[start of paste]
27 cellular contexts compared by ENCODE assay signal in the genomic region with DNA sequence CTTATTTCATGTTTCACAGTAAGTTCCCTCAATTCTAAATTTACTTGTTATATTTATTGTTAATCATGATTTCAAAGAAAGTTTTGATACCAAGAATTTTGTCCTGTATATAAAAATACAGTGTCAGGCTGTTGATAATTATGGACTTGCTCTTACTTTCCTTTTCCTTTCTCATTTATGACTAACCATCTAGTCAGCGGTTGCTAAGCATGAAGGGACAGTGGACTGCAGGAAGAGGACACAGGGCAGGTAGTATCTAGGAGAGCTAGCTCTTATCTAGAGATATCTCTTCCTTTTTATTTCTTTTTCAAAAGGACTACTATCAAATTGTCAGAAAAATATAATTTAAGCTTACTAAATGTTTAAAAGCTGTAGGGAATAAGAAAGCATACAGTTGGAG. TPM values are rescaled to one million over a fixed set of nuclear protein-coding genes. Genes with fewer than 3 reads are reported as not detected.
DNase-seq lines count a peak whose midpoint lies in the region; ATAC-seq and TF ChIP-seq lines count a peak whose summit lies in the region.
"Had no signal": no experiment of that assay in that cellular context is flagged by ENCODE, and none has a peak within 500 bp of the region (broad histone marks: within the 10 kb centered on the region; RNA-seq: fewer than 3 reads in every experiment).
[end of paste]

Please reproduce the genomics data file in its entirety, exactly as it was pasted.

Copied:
27 cellular contexts compared by ENCODE assay signal in the genomic region with DNA sequence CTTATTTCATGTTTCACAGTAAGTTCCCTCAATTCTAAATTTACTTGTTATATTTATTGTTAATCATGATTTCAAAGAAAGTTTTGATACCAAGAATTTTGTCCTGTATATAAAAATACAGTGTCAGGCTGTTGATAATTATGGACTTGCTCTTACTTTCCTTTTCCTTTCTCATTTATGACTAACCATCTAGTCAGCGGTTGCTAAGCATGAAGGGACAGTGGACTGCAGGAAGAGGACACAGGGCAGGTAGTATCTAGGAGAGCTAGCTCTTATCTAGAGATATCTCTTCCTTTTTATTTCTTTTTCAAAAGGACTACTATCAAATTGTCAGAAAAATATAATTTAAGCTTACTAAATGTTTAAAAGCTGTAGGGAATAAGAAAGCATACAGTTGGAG. TPM values are rescaled to one million over a fixed set of nuclear protein-coding genes. Genes with fewer than 3 reads are reported as not detected.
DNase-seq lines count a peak whose midpoint lies in the region; ATAC-seq and TF ChIP-seq lines count a peak whose summit lies in the region.
"Had no signal": no experiment of that assay in that cellular context is flagged by ENCODE, and none has a peak within 500 bp of the region (broad histone marks: within the 10 kb centered on the region; RNA-seq: fewer than 3 reads in every experiment).